Professor of Contemporary German Literature, Culture and Society – School of Languages, Cultures and Societies, University of Leeds
Professor Taberner’s research focuses on the relationships between politics and writing, the role of the German intellectual in the period after 1945, and literature after 1989. He has written on the Holocaust, its impact on post-unification Germany, ‘normalisation’ and national identity, and relationships between Germans and Jews, as expressed in film, literature and intellectual debate. He has also written on ageing in contemporary German-language literature. His book Aging and Old-Age Style in Günter Grass, Ruth Klüger, Christa Wolf, and Martin Walser appeared in late 2013. Professor Taberner is currently completing a book-project on ‘German-language Literature and Transnationalism’, funded by the AHRC, and a volume of essays on Transnationalism in Contemporary German-Language Literature, edited with Elisabeth Herrmann and Carrie Smith-Prei.
Dr Daniel Hartley (@danieljhartley; D.J.Hartley@leeds.ac.uk)
Leverhulme Postdoctoral Fellow – School of Languages, Cultures and Societies, University of Leeds
Dr Daniel Hartley is a Leverhulme Postdoctoral Fellow in the Centre for World Literatures at the University of Leeds, working as part of a Leverhulme project entitled “Traumatic Pasts, Cosmopolitanism, and Nation-Building in Contemporary German and South African Literature.” His research focuses on legal personhood, refugees and “indifferent cosmopolitanism” in contemporary German, South African and (francophone) Algerian literature. Prior to this, he worked as a Lecturer in English and American Literature and Culture at the University of Giessen (Germany). His first book, The Politics of Style: Towards a Marxist Poetics, was published in November 2016. It develops a Marxist theory of literary style.
Jade Douglas (firstname.lastname@example.org)
Ph.D. Student – School of Languages, Cultures and Societies, University of Leeds
Jade’s research looks at contemporary German-language literature written by immigrants to Germany who were born and spent some of their early lives in the former Soviet Union. Using these novels as a point of departure, her project considers how memories (of traumatic events) are formed, circulated and adapted as they move from local, to national, to supra-national levels of articulation. In this, it attempts to marry theories of memory studies with theories of human geography, in order to redefine the concept of ‘place’ and explore its facilitating role in the (re)creation of transcultural memories, as represented in this literature.
Ian Ellison (email@example.com)
Ph.D. Student – School of Languages, Cultures, and Societies, University of Leeds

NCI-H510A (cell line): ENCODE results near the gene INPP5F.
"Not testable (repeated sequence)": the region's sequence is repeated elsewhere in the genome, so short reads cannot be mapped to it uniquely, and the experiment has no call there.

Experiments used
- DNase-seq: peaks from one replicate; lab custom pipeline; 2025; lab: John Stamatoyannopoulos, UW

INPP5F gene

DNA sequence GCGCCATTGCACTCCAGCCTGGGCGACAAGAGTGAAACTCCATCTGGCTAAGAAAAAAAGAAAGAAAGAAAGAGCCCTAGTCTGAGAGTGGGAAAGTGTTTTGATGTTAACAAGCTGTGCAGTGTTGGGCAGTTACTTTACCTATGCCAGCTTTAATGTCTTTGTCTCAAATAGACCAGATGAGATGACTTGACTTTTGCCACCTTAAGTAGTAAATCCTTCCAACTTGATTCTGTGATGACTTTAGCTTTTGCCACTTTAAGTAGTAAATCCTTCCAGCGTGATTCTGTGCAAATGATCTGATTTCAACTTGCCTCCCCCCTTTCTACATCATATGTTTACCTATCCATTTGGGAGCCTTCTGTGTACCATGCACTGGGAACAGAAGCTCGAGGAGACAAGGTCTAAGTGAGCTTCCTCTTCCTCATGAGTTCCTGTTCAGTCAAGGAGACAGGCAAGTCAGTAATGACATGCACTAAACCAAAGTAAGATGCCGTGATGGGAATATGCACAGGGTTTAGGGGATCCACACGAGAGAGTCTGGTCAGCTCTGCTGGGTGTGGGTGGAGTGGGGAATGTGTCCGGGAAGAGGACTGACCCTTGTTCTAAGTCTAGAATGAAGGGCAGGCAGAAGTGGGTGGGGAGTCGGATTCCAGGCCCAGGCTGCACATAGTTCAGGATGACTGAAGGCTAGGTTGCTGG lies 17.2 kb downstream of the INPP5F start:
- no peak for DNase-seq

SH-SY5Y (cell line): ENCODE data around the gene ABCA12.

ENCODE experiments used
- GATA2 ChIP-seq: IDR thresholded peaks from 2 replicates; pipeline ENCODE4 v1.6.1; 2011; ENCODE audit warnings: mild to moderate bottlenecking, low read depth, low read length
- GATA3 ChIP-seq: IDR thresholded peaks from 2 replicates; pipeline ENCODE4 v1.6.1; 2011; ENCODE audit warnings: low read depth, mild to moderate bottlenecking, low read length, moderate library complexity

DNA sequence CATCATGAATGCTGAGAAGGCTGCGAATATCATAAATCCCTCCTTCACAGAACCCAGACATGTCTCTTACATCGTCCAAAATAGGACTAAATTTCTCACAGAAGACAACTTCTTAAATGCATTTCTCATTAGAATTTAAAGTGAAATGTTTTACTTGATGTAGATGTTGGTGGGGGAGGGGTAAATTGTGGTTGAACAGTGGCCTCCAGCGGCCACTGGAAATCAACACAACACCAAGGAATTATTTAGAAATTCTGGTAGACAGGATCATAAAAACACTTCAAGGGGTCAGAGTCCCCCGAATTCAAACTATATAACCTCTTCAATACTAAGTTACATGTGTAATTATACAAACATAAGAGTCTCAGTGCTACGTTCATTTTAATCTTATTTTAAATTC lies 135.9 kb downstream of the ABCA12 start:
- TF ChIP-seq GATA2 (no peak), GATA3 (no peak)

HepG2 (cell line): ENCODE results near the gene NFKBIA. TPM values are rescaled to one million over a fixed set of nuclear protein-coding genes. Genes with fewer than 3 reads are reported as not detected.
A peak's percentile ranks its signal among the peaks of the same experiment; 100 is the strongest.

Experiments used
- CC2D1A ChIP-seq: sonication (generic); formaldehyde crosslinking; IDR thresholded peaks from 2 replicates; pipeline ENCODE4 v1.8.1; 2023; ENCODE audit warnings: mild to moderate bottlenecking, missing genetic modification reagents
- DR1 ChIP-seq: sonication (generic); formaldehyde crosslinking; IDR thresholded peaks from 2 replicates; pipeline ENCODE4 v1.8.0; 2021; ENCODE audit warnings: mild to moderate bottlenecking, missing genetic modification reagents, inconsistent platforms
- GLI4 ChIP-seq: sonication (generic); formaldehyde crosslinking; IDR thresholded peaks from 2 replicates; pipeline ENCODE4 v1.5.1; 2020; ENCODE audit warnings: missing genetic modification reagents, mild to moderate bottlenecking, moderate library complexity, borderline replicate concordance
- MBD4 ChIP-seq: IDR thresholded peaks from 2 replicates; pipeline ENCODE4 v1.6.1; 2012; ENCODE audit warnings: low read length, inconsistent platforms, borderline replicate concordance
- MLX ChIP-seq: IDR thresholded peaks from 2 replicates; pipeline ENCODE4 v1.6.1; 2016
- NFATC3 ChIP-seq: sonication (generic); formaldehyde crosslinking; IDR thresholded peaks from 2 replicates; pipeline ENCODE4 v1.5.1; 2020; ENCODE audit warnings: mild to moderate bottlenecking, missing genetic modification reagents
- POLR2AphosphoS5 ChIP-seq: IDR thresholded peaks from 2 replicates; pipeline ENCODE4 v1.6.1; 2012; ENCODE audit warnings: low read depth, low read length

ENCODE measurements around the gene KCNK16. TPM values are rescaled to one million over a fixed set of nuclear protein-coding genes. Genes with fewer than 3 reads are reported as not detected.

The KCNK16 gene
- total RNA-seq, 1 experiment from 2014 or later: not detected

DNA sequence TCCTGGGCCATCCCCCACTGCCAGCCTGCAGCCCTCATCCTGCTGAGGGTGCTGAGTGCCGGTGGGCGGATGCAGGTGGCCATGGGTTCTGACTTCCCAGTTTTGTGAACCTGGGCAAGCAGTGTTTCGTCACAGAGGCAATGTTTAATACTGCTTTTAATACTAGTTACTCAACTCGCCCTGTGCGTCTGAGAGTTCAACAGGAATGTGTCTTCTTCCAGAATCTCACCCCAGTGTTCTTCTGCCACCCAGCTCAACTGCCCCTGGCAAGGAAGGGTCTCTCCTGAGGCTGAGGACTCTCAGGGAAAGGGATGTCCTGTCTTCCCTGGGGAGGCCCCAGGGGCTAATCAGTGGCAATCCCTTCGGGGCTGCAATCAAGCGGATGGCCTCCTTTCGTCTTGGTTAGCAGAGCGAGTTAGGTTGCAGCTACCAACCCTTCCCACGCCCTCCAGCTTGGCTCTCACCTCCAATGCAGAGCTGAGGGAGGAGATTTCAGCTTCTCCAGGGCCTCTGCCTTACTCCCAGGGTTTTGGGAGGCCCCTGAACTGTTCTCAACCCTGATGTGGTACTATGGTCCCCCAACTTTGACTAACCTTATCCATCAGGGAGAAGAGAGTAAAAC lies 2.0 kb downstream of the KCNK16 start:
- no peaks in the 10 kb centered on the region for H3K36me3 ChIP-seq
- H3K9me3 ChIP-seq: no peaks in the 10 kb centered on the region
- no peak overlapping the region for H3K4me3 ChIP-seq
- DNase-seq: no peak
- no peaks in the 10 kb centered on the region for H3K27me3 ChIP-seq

Ian’s PhD is funded by the Leverhulme Trust and forms part of Professor Stuart Taberner’s major research project on ‘Traumatic Pasts, Comsopolitanism, and Nation-Building in Contemporary World Literature’. Ian’s research examines transnational melancholy aesthetics and elite cosmopolitan narrators in European fiction. His thesis investigates the extent to which these attributes exemplify a genre of memory fiction emerging around the turn of the twenty-first century and explores how this influences novels’ canonicity, translation, and circulation in the context of World Literature. Ian has been a member of the organisational committee for the National Postgraduate Colloquium for German Studies since 2015.
Maya Caspari (firstname.lastname@example.org)
AHRC-funded Ph.D. Researcher – School of Languages, Cultures and Societies and the School of English, University of Leeds
Maya Caspari is an AHRC-funded PhD researcher, working in the School of Languages, Cultures and Societies and the School of English. Her research focuses on the representation of empathy in German- and English-language 21st century texts, particularly those concerned with the relation between different histories of suffering. Before beginning her research at Leeds, Maya studied at the University of Oxford and University College London, and worked at the Institute of Contemporary Arts (ICA).
Rebecca Macklin (@RebeccaMacklin_ , R.email@example.com)
PhD Candidate, School of Languages, Cultures and Societies and the School of English, University of Leeds
Rebecca’s research, funded by the Leverhulme Trust, is focused on the role of memory in contemporary Native American and South African literature. Her work interrogates the relationship between de-colonial and anti-capitalist resistance in transnational, (post)colonial contexts. Rebecca is co-founder of the transdisciplinary Postcolonial and World Literatures and Cultures Reading Group at the University of Leeds. She has a pervading interest in the role of participatory arts in international development contexts, having led filmmaking workshops in South Africa, and is a Board Trustee for South African charity – the Bishop Simeon Trust.
Dominic O’Key (@oquays, firstname.lastname@example.org)
PhD Candidate, Comparative Literature, University of Leeds
His research explores the concept of the “creaturely” in critical theory and in the novels of W. G. Sebald, J. M. Coetzee, and Mahasweta Devi.